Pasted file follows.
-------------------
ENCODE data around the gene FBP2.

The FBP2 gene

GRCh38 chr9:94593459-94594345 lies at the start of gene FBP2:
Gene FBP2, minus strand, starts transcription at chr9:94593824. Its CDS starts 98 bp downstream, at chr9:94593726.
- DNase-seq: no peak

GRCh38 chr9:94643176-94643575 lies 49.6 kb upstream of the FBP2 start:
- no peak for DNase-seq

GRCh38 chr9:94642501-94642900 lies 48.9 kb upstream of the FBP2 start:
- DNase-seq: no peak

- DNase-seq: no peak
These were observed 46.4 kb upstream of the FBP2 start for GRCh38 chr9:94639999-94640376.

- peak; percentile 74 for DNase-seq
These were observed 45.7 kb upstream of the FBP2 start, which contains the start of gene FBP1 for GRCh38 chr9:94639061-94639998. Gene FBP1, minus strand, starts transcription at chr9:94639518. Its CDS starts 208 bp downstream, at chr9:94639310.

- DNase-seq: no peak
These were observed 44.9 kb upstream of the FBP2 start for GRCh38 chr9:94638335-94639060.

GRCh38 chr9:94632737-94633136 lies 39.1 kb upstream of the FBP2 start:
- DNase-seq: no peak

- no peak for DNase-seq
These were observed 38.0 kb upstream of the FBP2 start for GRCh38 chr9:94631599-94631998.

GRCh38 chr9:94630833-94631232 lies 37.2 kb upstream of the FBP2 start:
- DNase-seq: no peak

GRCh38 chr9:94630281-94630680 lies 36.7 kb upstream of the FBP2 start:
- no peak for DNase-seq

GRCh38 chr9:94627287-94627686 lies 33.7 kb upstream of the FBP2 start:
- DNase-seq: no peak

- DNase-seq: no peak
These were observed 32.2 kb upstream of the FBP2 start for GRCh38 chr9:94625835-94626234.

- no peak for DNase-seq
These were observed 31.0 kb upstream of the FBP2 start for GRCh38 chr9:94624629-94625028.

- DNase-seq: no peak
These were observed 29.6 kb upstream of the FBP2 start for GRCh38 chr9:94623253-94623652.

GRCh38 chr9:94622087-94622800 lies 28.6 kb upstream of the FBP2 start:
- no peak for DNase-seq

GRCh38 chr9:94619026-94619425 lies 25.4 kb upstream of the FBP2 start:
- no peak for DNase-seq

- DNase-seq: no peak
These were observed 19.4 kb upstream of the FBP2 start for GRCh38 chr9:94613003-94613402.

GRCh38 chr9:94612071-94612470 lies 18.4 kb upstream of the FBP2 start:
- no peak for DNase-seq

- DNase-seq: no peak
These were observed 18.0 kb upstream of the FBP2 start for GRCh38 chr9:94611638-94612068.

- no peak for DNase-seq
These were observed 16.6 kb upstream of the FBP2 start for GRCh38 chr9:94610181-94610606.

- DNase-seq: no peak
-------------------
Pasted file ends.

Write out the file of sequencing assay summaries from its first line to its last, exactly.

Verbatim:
ENCODE data around the gene FBP2.

The FBP2 gene

GRCh38 chr9:94593459-94594345 lies at the start of gene FBP2:
Gene FBP2, minus strand, starts transcription at chr9:94593824. Its CDS starts 98 bp downstream, at chr9:94593726.
- DNase-seq: no peak

GRCh38 chr9:94643176-94643575 lies 49.6 kb upstream of the FBP2 start:
- no peak for DNase-seq

GRCh38 chr9:94642501-94642900 lies 48.9 kb upstream of the FBP2 start:
- DNase-seq: no peak

- DNase-seq: no peak
These were observed 46.4 kb upstream of the FBP2 start for GRCh38 chr9:94639999-94640376.

- peak; percentile 74 for DNase-seq
These were observed 45.7 kb upstream of the FBP2 start, which contains the start of gene FBP1 for GRCh38 chr9:94639061-94639998. Gene FBP1, minus strand, starts transcription at chr9:94639518. Its CDS starts 208 bp downstream, at chr9:94639310.

- DNase-seq: no peak
These were observed 44.9 kb upstream of the FBP2 start for GRCh38 chr9:94638335-94639060.

GRCh38 chr9:94632737-94633136 lies 39.1 kb upstream of the FBP2 start:
- DNase-seq: no peak

- no peak for DNase-seq
These were observed 38.0 kb upstream of the FBP2 start for GRCh38 chr9:94631599-94631998.

GRCh38 chr9:94630833-94631232 lies 37.2 kb upstream of the FBP2 start:
- DNase-seq: no peak

GRCh38 chr9:94630281-94630680 lies 36.7 kb upstream of the FBP2 start:
- no peak for DNase-seq

GRCh38 chr9:94627287-94627686 lies 33.7 kb upstream of the FBP2 start:
- DNase-seq: no peak

- DNase-seq: no peak
These were observed 32.2 kb upstream of the FBP2 start for GRCh38 chr9:94625835-94626234.

- no peak for DNase-seq
These were observed 31.0 kb upstream of the FBP2 start for GRCh38 chr9:94624629-94625028.

- DNase-seq: no peak
These were observed 29.6 kb upstream of the FBP2 start for GRCh38 chr9:94623253-94623652.

GRCh38 chr9:94622087-94622800 lies 28.6 kb upstream of the FBP2 start:
- no peak for DNase-seq

GRCh38 chr9:94619026-94619425 lies 25.4 kb upstream of the FBP2 start:
- no peak for DNase-seq

- DNase-seq: no peak
These were observed 19.4 kb upstream of the FBP2 start for GRCh38 chr9:94613003-94613402.

GRCh38 chr9:94612071-94612470 lies 18.4 kb upstream of the FBP2 start:
- no peak for DNase-seq

- DNase-seq: no peak
These were observed 18.0 kb upstream of the FBP2 start for GRCh38 chr9:94611638-94612068.

- no peak for DNase-seq
These were observed 16.6 kb upstream of the FBP2 start for GRCh38 chr9:94610181-94610606.

- DNase-seq: no peak